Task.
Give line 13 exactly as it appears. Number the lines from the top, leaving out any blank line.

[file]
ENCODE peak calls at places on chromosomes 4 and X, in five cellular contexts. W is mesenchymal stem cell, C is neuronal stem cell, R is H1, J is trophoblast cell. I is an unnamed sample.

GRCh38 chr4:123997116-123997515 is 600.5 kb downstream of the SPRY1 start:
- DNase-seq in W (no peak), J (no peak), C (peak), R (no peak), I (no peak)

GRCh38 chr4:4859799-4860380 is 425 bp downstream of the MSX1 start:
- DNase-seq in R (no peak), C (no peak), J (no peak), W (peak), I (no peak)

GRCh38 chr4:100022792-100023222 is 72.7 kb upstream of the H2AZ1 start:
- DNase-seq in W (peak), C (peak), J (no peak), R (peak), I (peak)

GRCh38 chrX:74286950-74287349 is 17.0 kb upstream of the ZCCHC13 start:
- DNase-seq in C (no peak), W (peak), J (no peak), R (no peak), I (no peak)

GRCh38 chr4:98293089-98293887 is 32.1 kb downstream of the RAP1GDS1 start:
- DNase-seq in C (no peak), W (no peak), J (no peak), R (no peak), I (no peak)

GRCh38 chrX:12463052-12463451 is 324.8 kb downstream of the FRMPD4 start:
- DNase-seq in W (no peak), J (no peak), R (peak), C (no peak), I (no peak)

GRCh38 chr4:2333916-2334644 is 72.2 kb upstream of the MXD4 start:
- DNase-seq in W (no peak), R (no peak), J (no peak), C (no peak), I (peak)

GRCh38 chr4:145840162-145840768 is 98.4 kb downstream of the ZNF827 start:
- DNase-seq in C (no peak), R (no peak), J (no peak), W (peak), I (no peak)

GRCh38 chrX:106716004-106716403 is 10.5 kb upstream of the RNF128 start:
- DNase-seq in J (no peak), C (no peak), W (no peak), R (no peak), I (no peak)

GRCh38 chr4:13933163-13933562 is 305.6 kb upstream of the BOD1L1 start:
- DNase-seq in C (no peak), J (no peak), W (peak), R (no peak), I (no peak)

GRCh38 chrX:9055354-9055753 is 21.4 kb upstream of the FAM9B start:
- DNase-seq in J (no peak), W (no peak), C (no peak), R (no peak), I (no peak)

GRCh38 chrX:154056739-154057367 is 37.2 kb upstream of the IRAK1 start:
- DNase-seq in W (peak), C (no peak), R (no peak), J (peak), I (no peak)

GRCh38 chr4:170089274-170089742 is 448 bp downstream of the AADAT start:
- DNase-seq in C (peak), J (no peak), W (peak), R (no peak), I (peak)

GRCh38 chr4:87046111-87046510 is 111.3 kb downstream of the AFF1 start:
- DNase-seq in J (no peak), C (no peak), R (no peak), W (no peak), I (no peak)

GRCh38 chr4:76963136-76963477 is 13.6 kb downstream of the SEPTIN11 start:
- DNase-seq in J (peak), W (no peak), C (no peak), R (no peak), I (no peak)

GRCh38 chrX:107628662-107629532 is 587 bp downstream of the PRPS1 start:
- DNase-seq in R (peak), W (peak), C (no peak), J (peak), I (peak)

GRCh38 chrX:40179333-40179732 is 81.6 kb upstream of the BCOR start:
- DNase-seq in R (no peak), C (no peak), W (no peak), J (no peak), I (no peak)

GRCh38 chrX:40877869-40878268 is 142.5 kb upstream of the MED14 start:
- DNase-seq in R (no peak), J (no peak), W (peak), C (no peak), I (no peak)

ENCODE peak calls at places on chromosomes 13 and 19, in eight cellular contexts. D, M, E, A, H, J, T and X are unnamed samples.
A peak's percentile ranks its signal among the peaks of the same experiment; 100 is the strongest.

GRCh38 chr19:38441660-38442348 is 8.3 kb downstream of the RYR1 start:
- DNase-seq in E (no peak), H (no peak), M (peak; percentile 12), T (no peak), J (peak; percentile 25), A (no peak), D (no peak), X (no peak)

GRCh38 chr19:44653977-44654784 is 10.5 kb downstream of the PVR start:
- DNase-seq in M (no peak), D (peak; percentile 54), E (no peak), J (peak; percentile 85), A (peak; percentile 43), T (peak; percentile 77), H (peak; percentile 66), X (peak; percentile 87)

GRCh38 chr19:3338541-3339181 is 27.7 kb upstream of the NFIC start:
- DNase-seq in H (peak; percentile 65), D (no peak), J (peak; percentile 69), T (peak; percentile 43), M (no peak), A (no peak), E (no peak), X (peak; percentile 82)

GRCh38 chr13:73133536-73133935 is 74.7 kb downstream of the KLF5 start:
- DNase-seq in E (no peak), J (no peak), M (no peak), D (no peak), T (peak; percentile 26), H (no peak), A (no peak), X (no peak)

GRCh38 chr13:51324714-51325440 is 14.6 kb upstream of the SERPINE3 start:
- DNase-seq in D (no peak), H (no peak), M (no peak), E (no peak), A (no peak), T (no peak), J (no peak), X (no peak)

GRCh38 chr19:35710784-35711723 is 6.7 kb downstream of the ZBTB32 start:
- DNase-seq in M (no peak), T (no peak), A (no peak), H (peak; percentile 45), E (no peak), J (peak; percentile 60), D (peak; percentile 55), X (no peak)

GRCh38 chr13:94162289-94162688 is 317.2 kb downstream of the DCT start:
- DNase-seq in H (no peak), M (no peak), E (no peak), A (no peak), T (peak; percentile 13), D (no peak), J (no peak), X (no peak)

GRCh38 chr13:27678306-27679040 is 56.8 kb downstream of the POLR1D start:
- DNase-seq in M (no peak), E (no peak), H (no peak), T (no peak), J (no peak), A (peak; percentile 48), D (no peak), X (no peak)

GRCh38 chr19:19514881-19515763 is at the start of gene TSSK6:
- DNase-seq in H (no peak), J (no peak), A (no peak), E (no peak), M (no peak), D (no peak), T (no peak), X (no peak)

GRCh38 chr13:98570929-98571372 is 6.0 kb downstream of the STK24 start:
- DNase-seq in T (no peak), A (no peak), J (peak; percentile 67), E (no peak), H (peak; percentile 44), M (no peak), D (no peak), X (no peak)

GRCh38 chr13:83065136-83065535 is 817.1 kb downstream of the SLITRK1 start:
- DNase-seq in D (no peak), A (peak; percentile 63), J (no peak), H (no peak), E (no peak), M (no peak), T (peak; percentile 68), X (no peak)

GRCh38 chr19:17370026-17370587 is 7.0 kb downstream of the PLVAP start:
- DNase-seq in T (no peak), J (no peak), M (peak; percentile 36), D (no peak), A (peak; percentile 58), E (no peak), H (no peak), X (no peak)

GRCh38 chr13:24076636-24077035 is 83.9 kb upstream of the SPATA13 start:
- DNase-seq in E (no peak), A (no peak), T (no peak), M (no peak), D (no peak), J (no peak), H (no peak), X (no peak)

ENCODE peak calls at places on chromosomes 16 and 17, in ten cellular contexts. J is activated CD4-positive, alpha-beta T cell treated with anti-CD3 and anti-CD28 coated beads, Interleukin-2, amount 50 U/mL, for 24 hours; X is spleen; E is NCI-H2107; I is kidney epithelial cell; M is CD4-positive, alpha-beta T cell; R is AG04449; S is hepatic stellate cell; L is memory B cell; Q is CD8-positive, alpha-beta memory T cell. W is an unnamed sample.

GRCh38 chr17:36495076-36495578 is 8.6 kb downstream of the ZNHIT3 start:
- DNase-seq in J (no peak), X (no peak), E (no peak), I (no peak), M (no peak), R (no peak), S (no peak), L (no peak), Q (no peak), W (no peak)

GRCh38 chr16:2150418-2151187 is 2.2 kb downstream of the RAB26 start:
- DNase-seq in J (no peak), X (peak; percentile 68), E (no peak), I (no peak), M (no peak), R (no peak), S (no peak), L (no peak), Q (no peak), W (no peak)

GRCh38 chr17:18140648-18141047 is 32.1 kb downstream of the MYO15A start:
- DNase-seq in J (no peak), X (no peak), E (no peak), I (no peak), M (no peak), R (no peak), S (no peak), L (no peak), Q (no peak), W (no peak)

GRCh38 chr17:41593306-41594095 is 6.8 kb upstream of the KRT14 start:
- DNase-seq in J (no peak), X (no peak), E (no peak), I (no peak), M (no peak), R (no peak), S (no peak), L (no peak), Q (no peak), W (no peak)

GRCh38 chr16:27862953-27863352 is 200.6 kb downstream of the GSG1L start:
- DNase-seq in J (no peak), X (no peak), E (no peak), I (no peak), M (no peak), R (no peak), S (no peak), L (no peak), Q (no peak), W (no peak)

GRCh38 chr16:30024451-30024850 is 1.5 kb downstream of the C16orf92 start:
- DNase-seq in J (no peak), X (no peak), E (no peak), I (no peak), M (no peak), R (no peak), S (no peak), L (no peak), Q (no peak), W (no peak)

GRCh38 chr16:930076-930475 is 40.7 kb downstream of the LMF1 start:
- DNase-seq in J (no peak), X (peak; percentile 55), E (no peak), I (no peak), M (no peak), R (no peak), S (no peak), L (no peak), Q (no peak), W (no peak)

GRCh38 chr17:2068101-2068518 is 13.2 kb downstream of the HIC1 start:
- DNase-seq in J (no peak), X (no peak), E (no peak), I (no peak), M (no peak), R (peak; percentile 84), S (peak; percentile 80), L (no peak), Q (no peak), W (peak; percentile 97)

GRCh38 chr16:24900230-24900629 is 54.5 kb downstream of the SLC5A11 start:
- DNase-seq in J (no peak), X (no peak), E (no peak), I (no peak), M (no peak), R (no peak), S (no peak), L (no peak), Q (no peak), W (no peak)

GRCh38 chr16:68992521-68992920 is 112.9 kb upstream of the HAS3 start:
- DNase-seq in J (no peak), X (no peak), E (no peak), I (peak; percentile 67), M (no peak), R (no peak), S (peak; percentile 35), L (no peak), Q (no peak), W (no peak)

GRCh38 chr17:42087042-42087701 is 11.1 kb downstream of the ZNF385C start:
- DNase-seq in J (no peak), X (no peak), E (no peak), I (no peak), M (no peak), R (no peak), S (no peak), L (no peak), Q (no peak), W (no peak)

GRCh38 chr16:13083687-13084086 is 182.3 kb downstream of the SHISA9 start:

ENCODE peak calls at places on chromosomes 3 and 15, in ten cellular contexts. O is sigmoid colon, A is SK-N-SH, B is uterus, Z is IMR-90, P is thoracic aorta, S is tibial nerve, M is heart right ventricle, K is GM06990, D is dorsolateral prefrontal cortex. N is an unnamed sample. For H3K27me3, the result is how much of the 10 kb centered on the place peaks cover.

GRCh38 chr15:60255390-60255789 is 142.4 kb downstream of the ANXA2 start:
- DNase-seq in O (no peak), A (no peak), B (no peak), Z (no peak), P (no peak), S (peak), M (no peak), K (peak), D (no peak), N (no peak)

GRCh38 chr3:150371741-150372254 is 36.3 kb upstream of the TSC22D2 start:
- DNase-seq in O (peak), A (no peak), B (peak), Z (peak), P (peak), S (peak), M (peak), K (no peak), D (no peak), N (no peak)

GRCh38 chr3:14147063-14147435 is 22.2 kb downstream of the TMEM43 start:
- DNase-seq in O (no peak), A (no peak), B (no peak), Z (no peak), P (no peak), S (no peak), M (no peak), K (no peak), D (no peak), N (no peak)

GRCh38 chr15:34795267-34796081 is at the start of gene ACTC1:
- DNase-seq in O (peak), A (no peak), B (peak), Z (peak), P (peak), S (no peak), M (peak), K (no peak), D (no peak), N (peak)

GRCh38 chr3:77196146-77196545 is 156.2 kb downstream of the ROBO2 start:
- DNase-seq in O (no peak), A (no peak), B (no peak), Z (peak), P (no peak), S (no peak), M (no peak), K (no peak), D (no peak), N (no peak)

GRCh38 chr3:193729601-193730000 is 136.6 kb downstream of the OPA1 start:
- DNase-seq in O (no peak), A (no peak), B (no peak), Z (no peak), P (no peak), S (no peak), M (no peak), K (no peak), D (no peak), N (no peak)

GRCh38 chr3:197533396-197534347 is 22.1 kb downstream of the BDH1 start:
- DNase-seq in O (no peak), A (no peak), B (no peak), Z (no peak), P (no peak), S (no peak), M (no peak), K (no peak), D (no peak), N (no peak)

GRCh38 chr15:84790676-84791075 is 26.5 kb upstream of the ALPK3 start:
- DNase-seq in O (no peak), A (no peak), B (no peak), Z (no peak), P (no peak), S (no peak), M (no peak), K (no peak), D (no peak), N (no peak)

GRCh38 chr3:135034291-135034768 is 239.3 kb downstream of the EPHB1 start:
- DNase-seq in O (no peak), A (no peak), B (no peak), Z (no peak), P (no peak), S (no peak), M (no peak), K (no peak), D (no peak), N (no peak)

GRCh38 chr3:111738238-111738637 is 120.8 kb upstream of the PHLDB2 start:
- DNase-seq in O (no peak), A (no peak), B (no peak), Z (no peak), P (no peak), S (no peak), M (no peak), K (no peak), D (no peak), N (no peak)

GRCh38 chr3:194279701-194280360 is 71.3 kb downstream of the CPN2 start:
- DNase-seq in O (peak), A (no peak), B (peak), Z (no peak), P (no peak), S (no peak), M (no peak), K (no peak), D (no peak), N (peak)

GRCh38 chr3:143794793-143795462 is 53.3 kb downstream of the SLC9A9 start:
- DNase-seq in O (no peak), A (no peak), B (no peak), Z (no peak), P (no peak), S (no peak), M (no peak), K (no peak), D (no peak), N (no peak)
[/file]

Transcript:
- DNase-seq in W (no peak), J (no peak), R (peak), C (no peak), I (no peak)